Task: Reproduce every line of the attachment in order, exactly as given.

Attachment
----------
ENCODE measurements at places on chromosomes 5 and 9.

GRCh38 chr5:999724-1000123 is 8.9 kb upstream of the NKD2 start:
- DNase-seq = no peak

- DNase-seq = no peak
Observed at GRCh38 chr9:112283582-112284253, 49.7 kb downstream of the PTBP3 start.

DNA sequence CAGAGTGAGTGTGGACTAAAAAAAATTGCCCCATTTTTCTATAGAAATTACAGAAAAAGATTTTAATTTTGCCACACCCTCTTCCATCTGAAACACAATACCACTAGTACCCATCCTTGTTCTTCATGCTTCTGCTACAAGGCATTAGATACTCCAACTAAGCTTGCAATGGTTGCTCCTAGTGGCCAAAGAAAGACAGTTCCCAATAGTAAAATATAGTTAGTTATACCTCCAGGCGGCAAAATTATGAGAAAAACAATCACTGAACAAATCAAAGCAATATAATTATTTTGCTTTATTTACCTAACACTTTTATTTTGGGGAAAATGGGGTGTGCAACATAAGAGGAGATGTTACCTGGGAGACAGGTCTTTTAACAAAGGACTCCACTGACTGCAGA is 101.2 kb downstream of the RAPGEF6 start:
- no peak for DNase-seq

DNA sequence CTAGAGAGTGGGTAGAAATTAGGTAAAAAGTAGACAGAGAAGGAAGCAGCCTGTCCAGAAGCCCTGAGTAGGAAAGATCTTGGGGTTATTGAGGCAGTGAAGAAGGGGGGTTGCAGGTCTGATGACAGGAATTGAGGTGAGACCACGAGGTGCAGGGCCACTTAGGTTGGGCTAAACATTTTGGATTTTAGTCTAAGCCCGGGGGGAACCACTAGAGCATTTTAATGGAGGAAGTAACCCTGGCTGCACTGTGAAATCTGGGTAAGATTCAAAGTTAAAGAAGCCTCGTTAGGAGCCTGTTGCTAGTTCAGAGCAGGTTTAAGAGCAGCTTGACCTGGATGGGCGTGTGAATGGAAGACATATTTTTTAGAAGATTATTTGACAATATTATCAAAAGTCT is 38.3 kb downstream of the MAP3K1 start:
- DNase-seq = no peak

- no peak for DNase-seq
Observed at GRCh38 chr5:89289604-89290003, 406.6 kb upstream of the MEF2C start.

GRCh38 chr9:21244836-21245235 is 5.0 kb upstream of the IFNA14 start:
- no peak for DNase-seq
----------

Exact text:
ENCODE measurements at places on chromosomes 5 and 9.

GRCh38 chr5:999724-1000123 is 8.9 kb upstream of the NKD2 start:
- DNase-seq = no peak

- DNase-seq = no peak
Observed at GRCh38 chr9:112283582-112284253, 49.7 kb downstream of the PTBP3 start.

DNA sequence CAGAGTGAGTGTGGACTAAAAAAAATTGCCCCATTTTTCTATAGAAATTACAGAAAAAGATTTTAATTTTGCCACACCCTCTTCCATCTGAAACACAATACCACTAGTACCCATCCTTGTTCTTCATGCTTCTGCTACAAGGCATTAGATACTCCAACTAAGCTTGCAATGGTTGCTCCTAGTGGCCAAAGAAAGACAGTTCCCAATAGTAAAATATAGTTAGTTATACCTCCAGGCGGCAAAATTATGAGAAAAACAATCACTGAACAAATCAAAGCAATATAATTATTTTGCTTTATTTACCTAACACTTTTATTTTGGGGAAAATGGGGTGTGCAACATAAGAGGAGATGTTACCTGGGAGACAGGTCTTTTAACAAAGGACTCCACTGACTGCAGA is 101.2 kb downstream of the RAPGEF6 start:
- no peak for DNase-seq

DNA sequence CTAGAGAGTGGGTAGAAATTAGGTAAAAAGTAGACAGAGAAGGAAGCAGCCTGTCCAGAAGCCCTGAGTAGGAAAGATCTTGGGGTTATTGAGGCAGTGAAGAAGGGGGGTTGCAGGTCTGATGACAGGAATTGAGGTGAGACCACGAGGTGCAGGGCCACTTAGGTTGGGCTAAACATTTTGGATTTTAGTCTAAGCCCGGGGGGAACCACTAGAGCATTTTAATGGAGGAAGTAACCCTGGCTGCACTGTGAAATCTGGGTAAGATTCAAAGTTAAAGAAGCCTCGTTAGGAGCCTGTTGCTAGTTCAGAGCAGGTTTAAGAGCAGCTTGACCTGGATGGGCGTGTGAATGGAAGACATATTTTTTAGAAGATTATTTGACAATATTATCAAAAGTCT is 38.3 kb downstream of the MAP3K1 start:
- DNase-seq = no peak

- no peak for DNase-seq
Observed at GRCh38 chr5:89289604-89290003, 406.6 kb upstream of the MEF2C start.

GRCh38 chr9:21244836-21245235 is 5.0 kb upstream of the IFNA14 start:
- no peak for DNase-seq